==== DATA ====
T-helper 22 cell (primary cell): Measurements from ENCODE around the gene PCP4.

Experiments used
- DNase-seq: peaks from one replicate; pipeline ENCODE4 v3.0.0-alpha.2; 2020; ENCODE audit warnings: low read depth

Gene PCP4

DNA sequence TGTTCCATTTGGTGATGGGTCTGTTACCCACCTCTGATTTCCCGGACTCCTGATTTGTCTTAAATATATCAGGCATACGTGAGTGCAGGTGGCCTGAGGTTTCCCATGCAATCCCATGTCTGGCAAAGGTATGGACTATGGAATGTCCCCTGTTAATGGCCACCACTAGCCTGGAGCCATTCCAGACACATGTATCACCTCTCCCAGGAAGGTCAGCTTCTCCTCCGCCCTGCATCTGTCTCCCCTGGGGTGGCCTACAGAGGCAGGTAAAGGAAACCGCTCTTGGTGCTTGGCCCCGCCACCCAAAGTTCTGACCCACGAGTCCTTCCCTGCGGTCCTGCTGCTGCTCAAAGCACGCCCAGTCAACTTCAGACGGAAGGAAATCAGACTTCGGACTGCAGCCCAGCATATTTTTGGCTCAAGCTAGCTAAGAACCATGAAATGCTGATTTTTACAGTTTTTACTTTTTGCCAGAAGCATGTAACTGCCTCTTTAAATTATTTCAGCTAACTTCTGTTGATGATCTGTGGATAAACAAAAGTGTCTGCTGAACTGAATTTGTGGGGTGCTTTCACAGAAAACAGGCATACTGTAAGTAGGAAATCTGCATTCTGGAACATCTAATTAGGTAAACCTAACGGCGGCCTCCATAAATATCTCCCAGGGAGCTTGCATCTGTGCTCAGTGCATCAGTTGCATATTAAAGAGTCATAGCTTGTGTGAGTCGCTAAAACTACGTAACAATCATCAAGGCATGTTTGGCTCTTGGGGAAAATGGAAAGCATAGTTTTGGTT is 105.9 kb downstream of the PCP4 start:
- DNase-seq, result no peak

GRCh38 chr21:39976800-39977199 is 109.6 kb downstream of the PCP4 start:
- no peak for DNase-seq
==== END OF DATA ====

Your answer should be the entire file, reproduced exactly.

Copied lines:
T-helper 22 cell (primary cell): Measurements from ENCODE around the gene PCP4.

Experiments used
- DNase-seq: peaks from one replicate; pipeline ENCODE4 v3.0.0-alpha.2; 2020; ENCODE audit warnings: low read depth

Gene PCP4

DNA sequence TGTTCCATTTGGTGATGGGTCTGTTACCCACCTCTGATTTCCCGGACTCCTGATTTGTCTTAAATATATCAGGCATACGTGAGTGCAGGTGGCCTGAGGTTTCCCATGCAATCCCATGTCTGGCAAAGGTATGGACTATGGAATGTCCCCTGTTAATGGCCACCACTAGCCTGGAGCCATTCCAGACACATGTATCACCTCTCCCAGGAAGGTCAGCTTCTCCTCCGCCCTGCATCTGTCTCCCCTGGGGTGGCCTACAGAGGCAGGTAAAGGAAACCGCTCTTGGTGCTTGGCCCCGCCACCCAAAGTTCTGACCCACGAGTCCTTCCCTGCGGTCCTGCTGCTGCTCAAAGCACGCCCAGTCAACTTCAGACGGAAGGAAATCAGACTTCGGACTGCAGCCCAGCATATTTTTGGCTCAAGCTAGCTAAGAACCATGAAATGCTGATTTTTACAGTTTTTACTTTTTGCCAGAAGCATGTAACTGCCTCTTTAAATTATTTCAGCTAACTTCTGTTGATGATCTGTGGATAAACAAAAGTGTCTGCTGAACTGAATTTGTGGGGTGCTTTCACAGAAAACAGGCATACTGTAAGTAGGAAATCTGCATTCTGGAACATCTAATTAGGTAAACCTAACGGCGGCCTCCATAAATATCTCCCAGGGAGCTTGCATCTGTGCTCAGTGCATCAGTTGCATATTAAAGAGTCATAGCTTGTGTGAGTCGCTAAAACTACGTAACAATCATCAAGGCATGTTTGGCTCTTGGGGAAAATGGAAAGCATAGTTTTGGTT is 105.9 kb downstream of the PCP4 start:
- DNase-seq, result no peak

GRCh38 chr21:39976800-39977199 is 109.6 kb downstream of the PCP4 start:
- no peak for DNase-seq